Wednesday, January 25, 2012

My Road to a VBAC

This post is about my pregnancy and birth of my second son, so a bit off topic from my normal posts. But it is truly one of my delights.

I’ve had several people ask me about some of the things I did to prepare for the birth of our second child. I had an unplanned c-section after 37 hours of labor with my first and wanted to do everything possible to have a VBAC (vaginal birth after cesarean) this time around. One of the best things that helped me achieve this was finding the WISDOM Midwifery Practice at George Washington University hospital, with Whitney Pinger, Laura Emmons, Nora Fisher, and Marsha Stalcup. They supported me throughout my pregnancy both mentally and physically and told me the whole time that I should trust my body since it knows what to do. Some specific recommendations they gave me to maintain optimal health throughout my pregnancy and prepare for labor and delivery include the following:

  1. I was on a very strict diet to achieve optimal nutrition and as Whitney says, “to grow an appropriately sized baby.” My first son was 8 lbs 4 oz when he was born, and usually second children are bigger than the first. Though not everything was in my control, the goal was to have a baby in the 7-7.5 lb range. My second son was 7 lbs 1 oz. Here are the WISDOM dietary guidelines. The hardest part for me was converting to all whole grains (no white bread, white flour, or white rice) and eliminating all refined sugars. I loved being able to eat a lot of fruits and vegetables. I felt great during this pregnancy compared to my first (essentially no heartburn, no cravings, and wasn’t feeling ravenous all the time), and I give a lot of credit to the diet.
    Whitney also kept emphasizing to drink lots and lots of water, and eat red grapes, the pith of oranges, and the membrane from the inside of hard boiled eggs (I didn’t eat eggs because of my oldest son’s allergies). If I remember correctly, these last recommendations help build a strong umbilical cord which should help decrease chances of heart rate decelerations during labor and contractions (I experienced decelerations a lot with my first labor).
  2. I was told to exercise in fresh air for 30-60 minutes every day. This meant getting my heart rate up and breathing hard, not just strolling around the neighborhood. In addition to keeping me healthy, exercising was preparing me for labor.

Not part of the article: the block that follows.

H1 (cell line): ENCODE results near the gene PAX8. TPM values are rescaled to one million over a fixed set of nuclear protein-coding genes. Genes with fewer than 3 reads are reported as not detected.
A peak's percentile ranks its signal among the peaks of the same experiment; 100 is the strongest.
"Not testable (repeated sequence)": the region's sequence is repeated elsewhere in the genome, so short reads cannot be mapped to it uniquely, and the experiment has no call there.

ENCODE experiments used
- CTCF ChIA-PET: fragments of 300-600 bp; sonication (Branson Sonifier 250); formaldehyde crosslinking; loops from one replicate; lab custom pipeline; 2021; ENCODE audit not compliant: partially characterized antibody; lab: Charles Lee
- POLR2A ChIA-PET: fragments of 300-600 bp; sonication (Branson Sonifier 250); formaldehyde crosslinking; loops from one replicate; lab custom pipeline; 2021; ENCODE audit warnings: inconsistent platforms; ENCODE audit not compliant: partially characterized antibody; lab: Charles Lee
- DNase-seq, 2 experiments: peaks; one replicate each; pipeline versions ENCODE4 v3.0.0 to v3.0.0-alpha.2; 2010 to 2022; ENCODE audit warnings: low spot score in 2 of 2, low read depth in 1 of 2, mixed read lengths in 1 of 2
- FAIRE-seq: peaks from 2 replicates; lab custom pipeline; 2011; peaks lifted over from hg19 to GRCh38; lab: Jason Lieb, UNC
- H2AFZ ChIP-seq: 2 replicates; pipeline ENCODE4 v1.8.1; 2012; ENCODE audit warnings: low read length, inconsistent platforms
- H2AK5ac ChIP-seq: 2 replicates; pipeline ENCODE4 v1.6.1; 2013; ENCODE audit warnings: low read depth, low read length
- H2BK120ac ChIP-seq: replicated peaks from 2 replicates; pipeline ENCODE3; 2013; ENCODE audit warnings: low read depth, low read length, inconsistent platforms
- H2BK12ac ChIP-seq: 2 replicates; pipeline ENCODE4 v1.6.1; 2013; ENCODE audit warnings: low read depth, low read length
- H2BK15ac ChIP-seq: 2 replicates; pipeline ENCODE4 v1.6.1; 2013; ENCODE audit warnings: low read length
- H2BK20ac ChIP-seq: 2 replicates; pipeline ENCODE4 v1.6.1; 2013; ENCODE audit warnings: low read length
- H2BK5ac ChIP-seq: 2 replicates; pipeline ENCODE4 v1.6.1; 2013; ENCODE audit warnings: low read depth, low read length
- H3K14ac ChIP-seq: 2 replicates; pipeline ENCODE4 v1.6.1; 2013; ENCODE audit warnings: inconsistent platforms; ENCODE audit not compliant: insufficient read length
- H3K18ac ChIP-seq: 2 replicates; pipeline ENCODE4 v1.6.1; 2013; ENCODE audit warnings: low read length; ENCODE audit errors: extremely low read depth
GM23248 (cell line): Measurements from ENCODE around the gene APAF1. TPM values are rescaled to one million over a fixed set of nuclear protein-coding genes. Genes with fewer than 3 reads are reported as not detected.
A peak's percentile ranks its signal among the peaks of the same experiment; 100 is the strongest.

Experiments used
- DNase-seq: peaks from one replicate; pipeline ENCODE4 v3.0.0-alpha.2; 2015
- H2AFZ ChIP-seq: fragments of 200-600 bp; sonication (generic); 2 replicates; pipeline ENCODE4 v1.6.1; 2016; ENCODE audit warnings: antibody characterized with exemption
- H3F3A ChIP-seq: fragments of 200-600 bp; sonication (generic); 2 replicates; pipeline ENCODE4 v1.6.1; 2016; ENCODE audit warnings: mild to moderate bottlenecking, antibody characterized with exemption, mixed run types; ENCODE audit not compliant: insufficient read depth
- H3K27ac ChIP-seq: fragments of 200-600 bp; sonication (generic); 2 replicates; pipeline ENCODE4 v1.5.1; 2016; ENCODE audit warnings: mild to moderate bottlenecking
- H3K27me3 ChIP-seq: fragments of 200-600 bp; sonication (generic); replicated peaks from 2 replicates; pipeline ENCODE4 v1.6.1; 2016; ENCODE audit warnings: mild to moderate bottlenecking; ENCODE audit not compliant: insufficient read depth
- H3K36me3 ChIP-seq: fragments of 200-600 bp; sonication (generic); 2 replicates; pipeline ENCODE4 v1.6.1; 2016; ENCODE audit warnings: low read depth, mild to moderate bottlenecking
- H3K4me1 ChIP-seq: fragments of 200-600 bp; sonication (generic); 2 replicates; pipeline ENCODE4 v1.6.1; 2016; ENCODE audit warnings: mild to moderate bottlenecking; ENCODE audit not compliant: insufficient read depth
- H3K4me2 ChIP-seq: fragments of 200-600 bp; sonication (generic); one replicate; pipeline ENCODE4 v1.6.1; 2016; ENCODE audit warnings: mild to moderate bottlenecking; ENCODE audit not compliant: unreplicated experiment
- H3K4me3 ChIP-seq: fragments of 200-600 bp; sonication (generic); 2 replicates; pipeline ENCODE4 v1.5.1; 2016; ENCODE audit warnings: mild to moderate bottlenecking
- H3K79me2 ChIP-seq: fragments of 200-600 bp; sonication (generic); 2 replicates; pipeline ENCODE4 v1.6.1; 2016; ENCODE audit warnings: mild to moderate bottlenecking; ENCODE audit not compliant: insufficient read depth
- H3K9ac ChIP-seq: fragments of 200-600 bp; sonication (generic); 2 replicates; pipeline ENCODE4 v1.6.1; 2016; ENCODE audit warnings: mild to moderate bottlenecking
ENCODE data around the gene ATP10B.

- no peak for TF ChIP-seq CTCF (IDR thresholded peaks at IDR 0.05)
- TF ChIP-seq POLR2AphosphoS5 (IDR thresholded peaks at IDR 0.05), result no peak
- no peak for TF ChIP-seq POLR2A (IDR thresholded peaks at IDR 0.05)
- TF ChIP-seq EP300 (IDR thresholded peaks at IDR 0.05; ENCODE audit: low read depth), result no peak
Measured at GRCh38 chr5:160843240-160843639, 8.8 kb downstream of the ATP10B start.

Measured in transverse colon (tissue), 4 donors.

3. I was told to rest when I was tired. This was sometimes hard to achieve, especially in the first trimester when I was tired all the time and was chasing after my then 18 month old. I made napping a priority and started tried to sleep most days when my son went down. Luckily, he’s a good napper and would usually sleep 3 hours a day, giving me a chance to also rest.
  4. I was told to drink two glasses a day of red raspberry leaf tea from the beginning of my pregnancy to help tone my uterus and make the contractions more effective when they began and I think they mentioned it helps the uterus return to its original size more quickly postpartum (and prevent hemorrhaging). This is also something that’s recommended by other practices later in pregnancy as a natural induction method, so it could be contributing in that respect, as well. I bought organic red raspberry leaves off Amazon in bulk and had plenty for my entire pregnancy (and more still to go!). I was told to boil water and let the tea steep for 6 hours.
  5. From my 36th week on, I was told to take 2 evening primrose oil pills 3 times each day to help soften the cervix. This is another frequently recommended method for helping induce labor naturally.
  6. It was recommended that I take a childbirth class and have a doula for the birth. I had taken a Bradley Childbirth class with my first pregnancy, so I used that knowledge again for this pregnancy and birth. And we loved our doula, Mary Beth Harris, from the first birth, and luckily she was available for us to use again.

Beyond those things, I was told to trust that labor would begin, expect it to begin after my due date (meaning not to get anxious when I saw my due date pass), and trust that my body would do what it was intended to do. My first son was born at 41 weeks and 1 day. My second son was born at 38 weeks and 4 days. After being induced the first time, I had such a hard time believing that my body would go into labor, so much so that as we were driving to the hospital, I told my husband I couldn’t believe I was actually in labor (and my son was born less than 3 hours later).

I am thankful that Whitney Pinger began her practice at GWU hospital when she did and that she was accepting VBACs by the time I was pregnant. Without her, I believe it would have been an uphill battle to have a VBAC, but instead it was an amazing experience where I felt supported the entire 9 months of pregnancy, through and after the moment when Nora placed my son on my chest. After my delivery, when I saw or spoke to each of the midwives, they all congratulated me on the VBAC, and I could tell from their faces and voices that they were genuinely thrilled that I was able to achieve it.

2 comments:

  1. Excellent, Jessica! Excellent!

    ReplyDelete